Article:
2. This is such a sticky issue. I have a supervisor that recently told me that the Code commands us to do no harm, but he makes it a point to at the same time to, “do some good”. I think at times we are so worried about doing no harm that we step aside from anything that may be seen as value judgments or moralistic in nature. It feels to me like we are so concerned with not pushing any kind of value system on the client that we forget how important it is to let the client know about beneficial changes s/he can make. I don’t believe that as therapists we have the right to tell a parent how to raise a child or tell a couple how to behave in marriage, however, with our scientific practice and results of a good deal of research, we know that certain techniques in parenting and marriage seem to bring about better communication, appropriate boundaries, and greater sense of “health” in these relationships. So, to not do harm, we could let the person stay in their old habits. Afterall, it isn’t my place to tell this person what is best. On the other hand, if we are willing to take the Code a little deeper, we can do some good and teach healthy techniques to our clients. Truly, just not doing harm does nothing to help the client. If we are to make any difference, we should aim to do some good, even if this means that our values must be known to the client.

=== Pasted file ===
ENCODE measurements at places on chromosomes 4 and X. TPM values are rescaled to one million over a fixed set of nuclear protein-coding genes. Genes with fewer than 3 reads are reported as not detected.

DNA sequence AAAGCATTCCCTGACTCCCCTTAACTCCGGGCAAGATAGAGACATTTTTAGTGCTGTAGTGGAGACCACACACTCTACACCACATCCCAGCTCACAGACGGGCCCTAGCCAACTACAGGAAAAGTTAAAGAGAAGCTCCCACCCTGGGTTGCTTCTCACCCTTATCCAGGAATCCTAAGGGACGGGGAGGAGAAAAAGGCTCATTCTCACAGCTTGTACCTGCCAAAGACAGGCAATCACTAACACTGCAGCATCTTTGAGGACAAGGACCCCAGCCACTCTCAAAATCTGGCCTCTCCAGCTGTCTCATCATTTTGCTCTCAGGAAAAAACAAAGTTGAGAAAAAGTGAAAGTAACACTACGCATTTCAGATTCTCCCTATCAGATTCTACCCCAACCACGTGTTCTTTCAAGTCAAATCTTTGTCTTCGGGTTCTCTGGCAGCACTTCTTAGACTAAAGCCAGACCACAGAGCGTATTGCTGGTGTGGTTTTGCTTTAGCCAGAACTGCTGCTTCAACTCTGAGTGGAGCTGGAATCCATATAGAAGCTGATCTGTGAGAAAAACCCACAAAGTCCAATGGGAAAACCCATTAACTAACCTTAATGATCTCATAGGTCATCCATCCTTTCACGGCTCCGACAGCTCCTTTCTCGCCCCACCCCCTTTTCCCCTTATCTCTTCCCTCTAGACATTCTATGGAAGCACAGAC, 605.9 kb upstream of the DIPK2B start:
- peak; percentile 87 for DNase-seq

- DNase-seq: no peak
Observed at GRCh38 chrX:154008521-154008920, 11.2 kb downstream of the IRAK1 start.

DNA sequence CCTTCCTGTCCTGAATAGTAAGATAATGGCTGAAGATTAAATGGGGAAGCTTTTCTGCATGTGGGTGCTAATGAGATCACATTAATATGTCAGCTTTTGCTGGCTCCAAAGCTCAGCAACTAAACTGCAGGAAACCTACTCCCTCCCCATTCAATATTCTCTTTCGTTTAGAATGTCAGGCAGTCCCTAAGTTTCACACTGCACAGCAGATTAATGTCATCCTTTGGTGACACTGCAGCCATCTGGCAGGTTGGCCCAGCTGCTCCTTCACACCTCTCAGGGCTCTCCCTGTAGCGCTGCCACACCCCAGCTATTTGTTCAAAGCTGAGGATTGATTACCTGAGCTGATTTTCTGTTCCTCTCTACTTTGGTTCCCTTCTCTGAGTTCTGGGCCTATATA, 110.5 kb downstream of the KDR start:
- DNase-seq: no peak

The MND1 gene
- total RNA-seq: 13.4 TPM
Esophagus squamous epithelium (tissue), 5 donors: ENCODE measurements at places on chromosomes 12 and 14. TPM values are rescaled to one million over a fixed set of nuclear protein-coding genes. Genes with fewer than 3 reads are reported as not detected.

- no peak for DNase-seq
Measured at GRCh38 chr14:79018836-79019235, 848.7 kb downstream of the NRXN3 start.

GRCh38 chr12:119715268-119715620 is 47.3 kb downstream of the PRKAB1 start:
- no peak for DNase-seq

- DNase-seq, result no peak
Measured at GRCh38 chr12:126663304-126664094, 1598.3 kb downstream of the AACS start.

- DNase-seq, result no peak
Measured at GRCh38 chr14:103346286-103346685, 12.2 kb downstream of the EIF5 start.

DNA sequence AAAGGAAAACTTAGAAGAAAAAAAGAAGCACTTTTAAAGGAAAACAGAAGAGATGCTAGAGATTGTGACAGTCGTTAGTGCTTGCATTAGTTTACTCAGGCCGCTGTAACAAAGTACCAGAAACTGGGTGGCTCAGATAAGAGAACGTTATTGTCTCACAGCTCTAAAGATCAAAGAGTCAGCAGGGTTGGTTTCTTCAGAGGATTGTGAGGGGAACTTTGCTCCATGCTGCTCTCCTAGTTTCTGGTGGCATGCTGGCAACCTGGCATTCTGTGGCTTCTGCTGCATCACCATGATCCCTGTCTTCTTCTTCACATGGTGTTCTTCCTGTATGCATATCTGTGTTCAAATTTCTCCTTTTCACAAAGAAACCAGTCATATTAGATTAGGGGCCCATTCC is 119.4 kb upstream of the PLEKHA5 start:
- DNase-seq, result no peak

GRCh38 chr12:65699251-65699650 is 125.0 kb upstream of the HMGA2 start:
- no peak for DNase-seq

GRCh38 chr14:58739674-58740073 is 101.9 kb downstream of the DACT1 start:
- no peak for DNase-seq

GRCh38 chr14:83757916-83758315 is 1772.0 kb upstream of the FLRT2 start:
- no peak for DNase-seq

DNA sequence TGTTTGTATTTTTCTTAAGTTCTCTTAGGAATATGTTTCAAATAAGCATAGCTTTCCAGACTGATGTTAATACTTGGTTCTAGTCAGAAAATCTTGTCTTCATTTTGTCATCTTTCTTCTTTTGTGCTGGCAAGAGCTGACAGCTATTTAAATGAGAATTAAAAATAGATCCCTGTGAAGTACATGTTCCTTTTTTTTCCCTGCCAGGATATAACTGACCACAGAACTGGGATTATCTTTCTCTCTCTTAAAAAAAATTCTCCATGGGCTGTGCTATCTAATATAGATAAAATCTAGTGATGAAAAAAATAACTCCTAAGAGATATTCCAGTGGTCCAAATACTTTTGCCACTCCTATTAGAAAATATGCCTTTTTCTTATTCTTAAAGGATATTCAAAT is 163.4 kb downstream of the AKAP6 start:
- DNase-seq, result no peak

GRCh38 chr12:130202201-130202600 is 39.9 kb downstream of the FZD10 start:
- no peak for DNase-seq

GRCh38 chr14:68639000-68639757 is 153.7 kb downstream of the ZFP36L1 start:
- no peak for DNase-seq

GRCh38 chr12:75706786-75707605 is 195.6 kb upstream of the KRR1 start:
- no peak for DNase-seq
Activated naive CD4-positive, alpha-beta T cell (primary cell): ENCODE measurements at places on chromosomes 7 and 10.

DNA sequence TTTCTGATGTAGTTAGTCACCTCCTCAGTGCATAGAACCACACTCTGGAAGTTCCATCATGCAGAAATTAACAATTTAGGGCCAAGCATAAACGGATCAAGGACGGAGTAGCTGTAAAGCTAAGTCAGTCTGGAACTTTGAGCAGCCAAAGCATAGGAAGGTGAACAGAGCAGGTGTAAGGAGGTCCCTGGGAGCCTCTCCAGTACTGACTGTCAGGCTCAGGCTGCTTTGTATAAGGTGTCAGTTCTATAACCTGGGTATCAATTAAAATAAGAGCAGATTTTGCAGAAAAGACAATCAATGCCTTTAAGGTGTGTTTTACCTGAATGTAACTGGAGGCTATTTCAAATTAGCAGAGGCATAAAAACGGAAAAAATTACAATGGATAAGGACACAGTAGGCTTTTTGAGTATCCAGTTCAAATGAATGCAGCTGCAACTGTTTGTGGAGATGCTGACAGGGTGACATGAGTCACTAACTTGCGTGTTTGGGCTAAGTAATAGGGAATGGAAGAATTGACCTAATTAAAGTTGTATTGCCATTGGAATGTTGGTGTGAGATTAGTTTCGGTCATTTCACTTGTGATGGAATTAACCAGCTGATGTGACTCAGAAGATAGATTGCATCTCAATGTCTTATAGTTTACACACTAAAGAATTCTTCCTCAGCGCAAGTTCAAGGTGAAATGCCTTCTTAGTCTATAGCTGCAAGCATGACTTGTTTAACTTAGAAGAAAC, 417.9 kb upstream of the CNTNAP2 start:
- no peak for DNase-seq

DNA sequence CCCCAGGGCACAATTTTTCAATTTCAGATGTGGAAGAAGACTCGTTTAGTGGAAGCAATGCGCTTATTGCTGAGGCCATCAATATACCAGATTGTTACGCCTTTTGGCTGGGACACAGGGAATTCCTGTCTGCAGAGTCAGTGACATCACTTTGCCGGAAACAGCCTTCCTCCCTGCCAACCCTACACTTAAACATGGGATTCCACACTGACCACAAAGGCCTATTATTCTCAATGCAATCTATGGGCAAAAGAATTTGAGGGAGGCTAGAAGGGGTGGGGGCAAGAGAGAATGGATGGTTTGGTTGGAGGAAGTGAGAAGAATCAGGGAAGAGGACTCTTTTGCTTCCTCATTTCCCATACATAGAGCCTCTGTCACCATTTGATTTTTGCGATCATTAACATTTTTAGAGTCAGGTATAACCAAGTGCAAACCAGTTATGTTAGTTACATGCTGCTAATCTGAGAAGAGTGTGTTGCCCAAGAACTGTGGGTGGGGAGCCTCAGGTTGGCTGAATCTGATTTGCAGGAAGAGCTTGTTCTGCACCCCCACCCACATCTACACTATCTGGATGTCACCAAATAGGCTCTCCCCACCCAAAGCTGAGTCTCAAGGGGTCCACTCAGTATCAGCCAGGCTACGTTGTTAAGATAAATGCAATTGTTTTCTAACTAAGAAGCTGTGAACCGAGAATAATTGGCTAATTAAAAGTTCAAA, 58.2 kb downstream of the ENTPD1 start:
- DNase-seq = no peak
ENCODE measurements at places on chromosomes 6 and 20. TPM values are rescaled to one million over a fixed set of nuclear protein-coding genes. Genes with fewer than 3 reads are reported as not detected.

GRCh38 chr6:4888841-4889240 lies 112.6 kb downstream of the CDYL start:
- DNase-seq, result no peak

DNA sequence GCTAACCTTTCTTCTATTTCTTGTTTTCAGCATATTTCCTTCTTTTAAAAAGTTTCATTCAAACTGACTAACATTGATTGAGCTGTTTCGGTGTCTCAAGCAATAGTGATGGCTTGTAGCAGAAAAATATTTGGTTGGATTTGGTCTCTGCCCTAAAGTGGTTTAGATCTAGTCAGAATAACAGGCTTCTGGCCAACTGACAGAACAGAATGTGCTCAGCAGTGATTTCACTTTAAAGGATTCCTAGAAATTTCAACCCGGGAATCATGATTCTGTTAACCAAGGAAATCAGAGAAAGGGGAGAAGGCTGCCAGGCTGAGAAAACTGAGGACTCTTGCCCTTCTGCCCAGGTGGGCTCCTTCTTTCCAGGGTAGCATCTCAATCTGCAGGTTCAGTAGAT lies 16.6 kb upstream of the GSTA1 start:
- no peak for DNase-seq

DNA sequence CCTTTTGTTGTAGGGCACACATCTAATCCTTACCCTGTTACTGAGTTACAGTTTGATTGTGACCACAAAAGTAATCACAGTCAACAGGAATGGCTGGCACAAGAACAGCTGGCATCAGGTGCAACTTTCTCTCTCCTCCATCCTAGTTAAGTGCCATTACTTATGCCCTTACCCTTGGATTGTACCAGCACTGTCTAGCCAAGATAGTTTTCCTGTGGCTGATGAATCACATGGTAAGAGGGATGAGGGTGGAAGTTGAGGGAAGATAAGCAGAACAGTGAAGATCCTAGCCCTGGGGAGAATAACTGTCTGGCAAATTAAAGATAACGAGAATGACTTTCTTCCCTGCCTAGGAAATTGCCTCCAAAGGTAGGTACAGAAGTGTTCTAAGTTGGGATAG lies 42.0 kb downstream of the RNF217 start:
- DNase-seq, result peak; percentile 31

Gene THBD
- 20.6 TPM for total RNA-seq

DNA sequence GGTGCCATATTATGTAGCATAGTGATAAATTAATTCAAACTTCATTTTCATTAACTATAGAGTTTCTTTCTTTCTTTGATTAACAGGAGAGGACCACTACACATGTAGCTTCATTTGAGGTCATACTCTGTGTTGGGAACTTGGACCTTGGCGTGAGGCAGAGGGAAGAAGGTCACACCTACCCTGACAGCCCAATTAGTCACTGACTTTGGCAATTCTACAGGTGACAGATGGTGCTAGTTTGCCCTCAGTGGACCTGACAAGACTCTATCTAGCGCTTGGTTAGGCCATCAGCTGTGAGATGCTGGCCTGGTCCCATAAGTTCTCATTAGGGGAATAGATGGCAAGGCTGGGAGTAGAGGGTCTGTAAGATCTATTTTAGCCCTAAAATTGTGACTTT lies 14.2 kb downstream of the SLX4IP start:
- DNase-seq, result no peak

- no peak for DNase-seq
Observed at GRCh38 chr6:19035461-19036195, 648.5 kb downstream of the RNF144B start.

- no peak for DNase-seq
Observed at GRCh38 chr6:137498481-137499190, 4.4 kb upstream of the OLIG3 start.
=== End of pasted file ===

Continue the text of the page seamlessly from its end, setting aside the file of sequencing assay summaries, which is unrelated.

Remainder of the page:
3. Boards do publish information on cases, but they tend not to be specific. They usually cite the standard that was violated, and there may be many sections to that standard. Ethics textbooks that draw on actual cases and show the decision-making of both the psychologist in question and the way the board reasoned about the decision can be quite helpful, in my view.

  4. jesshat: I have found it helpful to follow the research on what we know (and do not know) about things like parenting, and to make this available to the parents so that they can make an informed decision about what they choose to do. I’m not sure that letting people stay in “old habits” is the equivalent of “do no harm,” when those habits, while familiar to parents, may not be in the best interest of their children, themselves, or their family in general over time. That’s hard to predict, of course, but they are seeking help precisely because what they are doing is not working. So that gives the psychologist some room for reviewing what they are doing as well as other options that might be considered.

  5. I see what you are saying here, Dr. Yarhouse. I agree with you that when clients come in they are looking for help to change old, ineffective patterns. I just don’t see how we can say that this is done without values. Tjelveit has mentioned in the past that even deciding which treatment to use is a form of using values in therapy. It seems like a lost cause to be completely value-free. And, quite possibly, there is no reason to be value free. I guess it comes back down to being an ethicist and not a moralist.